Essentials for a Motorcycle Emergency
By Sam Perry
Emergencies. They're never much fun, but they happen, and the best thing we can do to make them less hazardous is to be prepared. With that thought in mind, I've spent the evening preparing an emergency kit to keep in my bike. This is intended to help you out if you find yourself stranded, as well as give some tools to help any other people in distress you may happen to come upon.
Granted, I'm making this up as I go along, but I thought I'd share the contents so far with you, and let you in on my thought process. Anyway, here goes:
1. First Aid Kit- This is a fairly basic one. It's got bandaids, some antibotic ointment, a few sterile gauze patches. There's a good chance that I'll upgrade it one day, particularly if and when I start taking longer trips, but we'll save that for another entry.
2. Space blanket- There are few things that can make your life much harder than cold. Not only is it uncomfortable, but it can make simple tasks a lot harder pretty quickly. Basically, the $1.50 you'll probably spend on one of these will be well worth it if you ever need to use it.
3. Extra Batteries- These go in the flashlight that we'll get to later.
4. Tape- Seriously, what can't you do with tape. Duct tape would be just as useful here, if not more so, but it doesn't fit in my little case, so electrical tape it is.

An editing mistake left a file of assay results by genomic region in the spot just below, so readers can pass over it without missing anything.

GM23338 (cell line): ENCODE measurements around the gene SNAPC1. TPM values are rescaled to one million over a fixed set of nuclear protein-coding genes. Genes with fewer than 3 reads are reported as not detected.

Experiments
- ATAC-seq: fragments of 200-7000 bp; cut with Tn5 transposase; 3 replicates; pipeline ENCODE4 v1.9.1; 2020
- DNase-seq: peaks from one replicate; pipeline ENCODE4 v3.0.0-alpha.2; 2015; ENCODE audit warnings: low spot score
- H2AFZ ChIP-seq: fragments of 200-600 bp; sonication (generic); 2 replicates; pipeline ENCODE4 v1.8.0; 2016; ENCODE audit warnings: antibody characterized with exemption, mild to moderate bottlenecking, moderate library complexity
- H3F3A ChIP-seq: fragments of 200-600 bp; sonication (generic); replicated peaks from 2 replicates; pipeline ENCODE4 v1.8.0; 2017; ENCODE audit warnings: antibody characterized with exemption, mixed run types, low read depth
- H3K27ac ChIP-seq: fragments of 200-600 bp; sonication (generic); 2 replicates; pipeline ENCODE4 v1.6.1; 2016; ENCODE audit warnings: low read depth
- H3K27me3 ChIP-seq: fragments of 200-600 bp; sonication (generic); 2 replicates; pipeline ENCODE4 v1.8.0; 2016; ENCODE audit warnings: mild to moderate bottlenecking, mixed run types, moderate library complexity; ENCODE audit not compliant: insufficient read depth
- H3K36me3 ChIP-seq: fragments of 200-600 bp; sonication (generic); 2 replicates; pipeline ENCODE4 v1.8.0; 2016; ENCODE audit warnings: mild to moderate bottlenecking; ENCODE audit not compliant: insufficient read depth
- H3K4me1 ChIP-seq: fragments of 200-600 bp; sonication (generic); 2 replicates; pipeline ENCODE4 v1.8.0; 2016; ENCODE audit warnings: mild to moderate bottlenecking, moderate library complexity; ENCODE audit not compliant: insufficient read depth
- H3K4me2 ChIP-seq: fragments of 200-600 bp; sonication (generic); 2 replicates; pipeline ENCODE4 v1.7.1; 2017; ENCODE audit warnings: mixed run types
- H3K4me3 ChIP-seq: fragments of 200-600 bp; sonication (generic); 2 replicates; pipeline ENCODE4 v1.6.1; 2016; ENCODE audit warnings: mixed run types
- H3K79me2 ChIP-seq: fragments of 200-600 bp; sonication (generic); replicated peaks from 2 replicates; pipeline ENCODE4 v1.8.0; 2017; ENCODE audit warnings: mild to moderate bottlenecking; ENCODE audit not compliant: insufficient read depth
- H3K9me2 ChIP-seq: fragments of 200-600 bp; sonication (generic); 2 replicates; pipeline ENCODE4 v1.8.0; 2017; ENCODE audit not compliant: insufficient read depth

5. Multi-tool- If anything in this kit reaches "never leave home without it" status, it's this. I won't get into the specific uses of the multi-tool, but trust me, they're almost limitless. I've even used the outer shell of this thing as a blunt object to hit nails in before. It wasn't the easiest way, but it got the job done at the time.
6. Extra Flashlight- I keep a LED headlamp in the bike at all times as well, and that's the one I'll use in most situations, but lights have a tendency to break at the most inconvenient times possible, and it never hurts to have a backup. This one and the headlamp use the same batteries, so they can serve as backups for eachother, and the extra set can go wherever it's needed.
7. Utility Knife- Honestly, this one's probably not a necessity. The multi-tool will cover most of the same jobs this one will. I think that, in many situations, a utility knife is just the best tool for the job, and it's small enough that it doesn't hurt to have it around.
8. Emergency Information- This is in case something happens that prevents you from being able to communicate with whoever happens to come along. Mine is typed up, and kept in a plastic baggy to protect it from moisture. I've made a pdf document that you can fill out with your information if you'd like. You can find it here.
9. Fuses- These could go in the toolkit, which I'll cover in another entry, but either way, you should have some. I had the signaling system fuse go out just a little while after I got my bike, due to an error I made in installing an accessory outlet. Let's just say I don't reccomend riding like that. They're small, inexpensive, and easy to change out. Better to fix the problem than drive with it.
10. Case- the one I used is actually a belly bag that I cut the straps off of for use somewhere else.
They're are a few other things that I'd like to add eventually, for example, a lighter. I just don't happen to have one right now. I'll update if I think of anything else as well. Does anyone else out there carry an emergency kit? If so, what do you keep in it?
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